Frinklin's unemployment ran out, but after a week-long hiccup was extended for another 13 weeks. Past due notices were piling up. I stopped opening them, something I had never done before. I hid from the mailman. I started searching for a second job. The land line phone was disconnected because it cost an extra $30 a month, plus the only calls we seemed to receive were creditors. Even worse, as Frinklin's parents traded off being unemployed for a few months, their home went into foreclosure.

The holidays were a bust. Our oldest dog went downhill suddenly and had to be put to sleep the week before Thanksgiving. I realized I really missed being able to pick out special gifts for everyone. I know it's materialistic and wrong to say such a thing, but I prided myself on being an excellent gift giver. My family sent much appreciated gift cards. I declined decorating the house and we skipped getting a tree. Save for a couple of (quite fun) parties, we avoided talking about Christmas.

I experimented with stopping my anti-depressant medications I had been taking for two years. It was costing us a couple hundred dollars every month, something we desperately needed. I started having panic attacks (probably justified) about losing our house and having to send our two remaining dogs and five cats to the humane society. I was only getting a couple of hours of sleep every night. I'm ashamed to say I started blaming Frinklin for his inability to get a job – something he worked at night and day.

January kicked off with something new from the mortgage company – a warning of impending foreclosure. Unless we could come up with several thousand dollars fast, our house wouldn't be ours for much longer. Tearful phone calls were made and my parents saved the day. Despite my own father being laid off in December, his lengthy severance package, consulting income, and a new job allowed for some financial assistance.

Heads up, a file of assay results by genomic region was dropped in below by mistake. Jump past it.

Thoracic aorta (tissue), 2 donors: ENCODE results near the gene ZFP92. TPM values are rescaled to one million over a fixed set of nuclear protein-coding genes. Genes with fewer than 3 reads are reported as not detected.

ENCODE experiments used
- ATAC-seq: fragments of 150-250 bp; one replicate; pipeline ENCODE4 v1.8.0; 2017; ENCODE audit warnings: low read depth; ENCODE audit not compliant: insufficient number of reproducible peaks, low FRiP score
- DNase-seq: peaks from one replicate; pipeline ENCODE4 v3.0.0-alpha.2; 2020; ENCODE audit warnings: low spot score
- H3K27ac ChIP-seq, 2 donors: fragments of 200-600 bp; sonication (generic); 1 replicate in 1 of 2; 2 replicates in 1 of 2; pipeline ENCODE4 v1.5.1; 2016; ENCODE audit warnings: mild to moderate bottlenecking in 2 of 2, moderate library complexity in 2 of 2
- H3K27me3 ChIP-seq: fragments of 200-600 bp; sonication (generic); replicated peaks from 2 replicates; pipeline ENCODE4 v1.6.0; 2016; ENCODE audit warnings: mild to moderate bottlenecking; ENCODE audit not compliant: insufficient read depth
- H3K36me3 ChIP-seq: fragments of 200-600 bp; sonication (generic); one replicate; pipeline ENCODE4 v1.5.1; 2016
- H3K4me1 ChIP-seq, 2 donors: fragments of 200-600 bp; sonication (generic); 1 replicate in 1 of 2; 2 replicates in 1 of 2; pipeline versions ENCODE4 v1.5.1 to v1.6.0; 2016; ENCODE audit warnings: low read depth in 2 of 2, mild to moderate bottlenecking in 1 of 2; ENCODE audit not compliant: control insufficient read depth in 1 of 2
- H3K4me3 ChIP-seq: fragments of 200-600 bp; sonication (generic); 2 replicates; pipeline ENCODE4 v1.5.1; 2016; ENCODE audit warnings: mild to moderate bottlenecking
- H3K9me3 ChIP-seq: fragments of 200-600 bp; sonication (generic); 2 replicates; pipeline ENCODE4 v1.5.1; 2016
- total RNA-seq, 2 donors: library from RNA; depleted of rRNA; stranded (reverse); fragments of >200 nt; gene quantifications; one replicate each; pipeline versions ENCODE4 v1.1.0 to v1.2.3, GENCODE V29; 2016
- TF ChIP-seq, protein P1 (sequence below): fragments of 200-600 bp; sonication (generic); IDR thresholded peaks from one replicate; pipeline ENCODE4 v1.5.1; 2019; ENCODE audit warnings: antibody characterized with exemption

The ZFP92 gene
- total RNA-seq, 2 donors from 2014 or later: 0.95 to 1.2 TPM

Last Friday my in-laws' house sold at auction. Several months ago they had discussed living in an empty house owned by another family member for a period of time while they saved for an apartment (and my father-in-law found a job). When the phone call was made to discuss the arrangements for move-in the empty house suddenly became unavailable. And when I say "unavailable" I mean that it's still there, empty, but the family member would prefer that it remain that way. Frinklin's parents would be homeless in 20 days.

So we're getting roommates. I didn't struggle with the decision to invite them into our home, but I'm not exactly pleased we'll be sharing a tiny house with two people, three dogs, and another cat. I'm trying to remain gracious and understanding, to make them feel welcome and not resented. But it's hard. They won't be paying rent, but will help out with utilities. It will take a tiny bit of weight off our shoulders, all while sharing one bathroom.

While writing this entry, we were waiting to hear back on a very successful series of interviews Frinklin had been on with a Seattle hospital. We got the news yesterday that they have decided not to hire him. I wanted to call the hospital and tell them how great my husband is, how this job would be perfect for him and how by giving it to him they would be saving us. But making myself sound desperate and crazy probably wouldn't win him any points.

Because of the generosity of my family we still have our home and I'm able to keep taking my (much needed, it turns out) anti-depressant medication. We're learning to live on $40 a week. I wish I could be more hopeful, but the last year has taught me that things can always get worse. I've cried buckets over losing my old job, the one that was so perfect for me in retrospect. We both wonder if the decision to move to Tacoma from San Diego was a good one – if things would be different if we were still in California.

So blogging has fallen by the wayside over the last few months. The only thing I've been able to concentrate on is getting to work and making it home. I'd love to report that my marriage is stronger, that this has drawn us closer together, and in some ways it might have, but this year has also taken its toll on both of us.

I wish I had some profound statement, or even one of those crappy clichés ("God never closes a door but he opens a window") to place here along with a story about how things are turning around. But I'm still waiting for the breeze from that open window to tell me that the winds are changing.

Posted by Ensie at 07:25 PM | Comments (174) | TrackBack